Last week, I drove a 2012 Bentley Continental GT convertible around Croatia’s Istrian Peninsula. Or maybe the car drove me. I’ve never encountered a vehicle that accelerated so smoothly, braked so effortlessly, or smelled so good. Using its famed “wave of torque,” the Bentley GTC took tight hillside turns with incredible ease, as though it were running on a track, never veering out of its lane. Also, there was a back massager built into the driver’s chair. Other automotive writers tend to ignore this function, preferring instead to write about how the car handles. But I had my massage going the whole time. And I was driving in Croatia. It was as though I’d taken a Quantum Leap into someone else’s life.
Welcome to the strange world of high-end automotive junkets. Bentley paid my way to Europe. They flew me first-class to England and hired a charter to take me to Croatia. I stayed at a hotel, in the country outside of Manchester, where Sting and Trudy got married. The wine and appetizers never stopped. It was a fun, luxurious, and corrupt adventure. “We’re beyond spoiled,” said one of my fellow junketeers. “We’re Kobe humans. They stuff us full of food and wine all day, and then we wake up at 6 AM and start it all over again.”
There were 15 other writers on the trip with me, all of them men except for one freelancer for the Toronto Star. These were the hotshots of the circuit, the heavy-hitters. With the exception of me, doing this for the first and probably the last time, this wasn’t a trip for newbies. Many of these automotive writers spend their lives traveling from junket to junket, racking up frequent-flier miles and not paying for anything. They can be pretty jaded. As one of the writers told me, "it's kind of like going on an endless luxury vacation with people you hate."
Fairly recently, Bentley had flown the entire junket corps to a press event in the Kingdom of Oman to test-drive the non-convertible version of the GT. So these writers already knew this car. But as one of my fellow junketeers said, “When else were we ever going to get a chance to drive a Bentley in Croatia? It’s something we haven’t done before.”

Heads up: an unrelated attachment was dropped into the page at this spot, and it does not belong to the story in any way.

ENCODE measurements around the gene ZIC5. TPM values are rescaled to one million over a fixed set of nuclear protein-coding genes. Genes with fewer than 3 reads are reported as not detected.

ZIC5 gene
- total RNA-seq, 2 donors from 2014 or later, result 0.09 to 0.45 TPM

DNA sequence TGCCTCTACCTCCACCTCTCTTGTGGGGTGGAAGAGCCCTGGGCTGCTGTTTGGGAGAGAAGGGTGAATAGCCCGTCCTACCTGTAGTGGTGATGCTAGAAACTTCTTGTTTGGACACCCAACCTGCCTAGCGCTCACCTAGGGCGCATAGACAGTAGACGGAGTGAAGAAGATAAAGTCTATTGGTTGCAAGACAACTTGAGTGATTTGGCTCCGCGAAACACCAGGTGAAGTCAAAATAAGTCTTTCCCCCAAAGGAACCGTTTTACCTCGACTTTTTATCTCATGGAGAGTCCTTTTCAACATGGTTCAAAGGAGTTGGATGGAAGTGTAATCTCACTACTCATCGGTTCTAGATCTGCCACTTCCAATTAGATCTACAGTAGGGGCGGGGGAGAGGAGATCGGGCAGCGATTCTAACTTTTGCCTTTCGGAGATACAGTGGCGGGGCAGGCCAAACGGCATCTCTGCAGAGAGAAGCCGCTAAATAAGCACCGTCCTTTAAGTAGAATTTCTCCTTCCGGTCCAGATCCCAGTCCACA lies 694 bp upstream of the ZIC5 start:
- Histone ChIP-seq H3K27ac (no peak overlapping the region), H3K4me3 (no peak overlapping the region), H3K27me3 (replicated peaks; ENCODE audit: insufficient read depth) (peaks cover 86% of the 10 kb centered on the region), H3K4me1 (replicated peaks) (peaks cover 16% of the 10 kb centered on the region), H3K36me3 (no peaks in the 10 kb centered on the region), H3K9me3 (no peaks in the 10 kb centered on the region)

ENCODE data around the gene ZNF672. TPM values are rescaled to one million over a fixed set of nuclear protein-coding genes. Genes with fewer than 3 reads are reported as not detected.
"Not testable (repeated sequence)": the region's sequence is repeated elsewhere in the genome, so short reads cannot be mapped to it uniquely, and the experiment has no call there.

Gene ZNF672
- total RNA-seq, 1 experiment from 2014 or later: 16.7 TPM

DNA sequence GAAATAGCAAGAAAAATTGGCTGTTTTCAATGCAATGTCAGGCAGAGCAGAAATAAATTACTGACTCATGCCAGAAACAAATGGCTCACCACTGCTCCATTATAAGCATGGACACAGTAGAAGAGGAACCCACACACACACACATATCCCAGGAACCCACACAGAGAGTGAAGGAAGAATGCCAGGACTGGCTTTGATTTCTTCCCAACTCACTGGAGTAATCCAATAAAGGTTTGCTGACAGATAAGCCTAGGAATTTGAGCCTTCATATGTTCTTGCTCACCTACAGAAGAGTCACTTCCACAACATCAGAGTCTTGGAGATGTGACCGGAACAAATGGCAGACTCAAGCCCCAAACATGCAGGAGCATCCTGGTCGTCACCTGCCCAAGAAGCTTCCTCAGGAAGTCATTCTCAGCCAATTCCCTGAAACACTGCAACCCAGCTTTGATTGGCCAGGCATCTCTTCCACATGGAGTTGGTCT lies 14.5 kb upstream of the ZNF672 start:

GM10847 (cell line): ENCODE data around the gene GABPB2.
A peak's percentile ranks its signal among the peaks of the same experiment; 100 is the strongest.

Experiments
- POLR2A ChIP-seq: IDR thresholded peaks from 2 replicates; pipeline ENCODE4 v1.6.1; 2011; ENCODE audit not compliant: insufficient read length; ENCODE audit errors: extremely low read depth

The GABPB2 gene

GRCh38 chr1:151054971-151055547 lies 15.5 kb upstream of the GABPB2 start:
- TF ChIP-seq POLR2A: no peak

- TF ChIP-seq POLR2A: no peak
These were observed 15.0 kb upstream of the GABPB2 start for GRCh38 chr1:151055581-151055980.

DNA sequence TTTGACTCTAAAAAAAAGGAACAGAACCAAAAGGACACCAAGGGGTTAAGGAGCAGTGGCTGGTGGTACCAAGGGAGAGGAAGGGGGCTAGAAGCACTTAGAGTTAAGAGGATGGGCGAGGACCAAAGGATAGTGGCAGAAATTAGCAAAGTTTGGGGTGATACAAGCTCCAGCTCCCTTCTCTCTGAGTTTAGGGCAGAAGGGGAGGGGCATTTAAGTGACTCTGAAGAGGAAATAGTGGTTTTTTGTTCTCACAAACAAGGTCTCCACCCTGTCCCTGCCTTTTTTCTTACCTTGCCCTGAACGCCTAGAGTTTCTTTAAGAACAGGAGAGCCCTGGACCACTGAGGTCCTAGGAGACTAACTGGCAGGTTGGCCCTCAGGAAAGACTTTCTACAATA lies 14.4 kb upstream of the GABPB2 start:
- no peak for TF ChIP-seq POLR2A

My reasoning exactly.
On the first day of the trip, we went on a tour of the Bentley factory in Crewe, England. I got to witness an “engine marriage,” wherein a molded chassis is lowered onto a car engine, heard a talk about various kinds of interior wood veneer, and stood by while the assembled press corps breathlessly took photos of a woman hand-stitching a leather steering wheel, a process that one writer proclaimed as “way too cool.” The place sparkled like freshly polished silver and buzzed like a hive, as happy-looking workers went about their business with efficiency and pride. This is what car factories are like now, my fellow junketeers told me. The Ferrari factory in Italy has so many plants inside it resembles a greenhouse.
Our tour guide was a besuited fellow named Nigel, trim as a pole and bald as a billiard ball. He’d worked on the factory floor for twenty years and had been rewarded with a job in the marketing department. He was pretty forthcoming with Bentley facts both pleasant and unpleasant. The recession has cut into Bentley’s business a bit, he said. In 2007, they sold 10,000 machines, but by 2009, they were giving their workers a five-week “furlough.” Nigel told us that this year, Bentley is attempting to move 7,000 cars.
Bentley sells all over the world, he said, but all Bentley customers have one common denominator: They’re rich. Thirty-two percent of the cars go to the U.S., with about 20 each in the U.K. and Western Europe. The biggest boom customer is China, which this year is poised to become Bentley’s largest market. “It’s a chauffeur-driven culture,” Nigel said, politically.
The average Chinese Bentley buyer is 15 years younger than his Western counterpart. As one Bentley executive told us later, “He comes into the dealership and he wants his car now. If you talk about customizing, he goes next door and buys a Ferrari. We have to respond to this.”
Different Bentley markets have their eccentricities, Nigel said on our tour. The U.K. and Europe prefer their cars silver and gray, while China and Russia like them black. In the 80s, all the white Bentleys went to the Middle East, and now most of them ship to the States. Most Bentleys have two trim colors on the interior leather, but the Chinese are now asking for a third color, “which is perhaps a step too far,” in Nigel’s opinion. “The customer isn’t always right,” he said. “But the customer is always the customer.” To that end, he shared the nauseating fact that soccer star David Beckham had his daughter Brooklyn’s name hand-stitched into his Bentley’s back passenger seat.
Nigel, like everyone else I met from the company, clearly took great pride in the craftsmanship that goes into a Bentley. “I once trimmed a set of seats for the queen,” he said. “The flutes were Scottish tartan. I took pictures home to me mum and dad, and said, ‘look, I did this.’”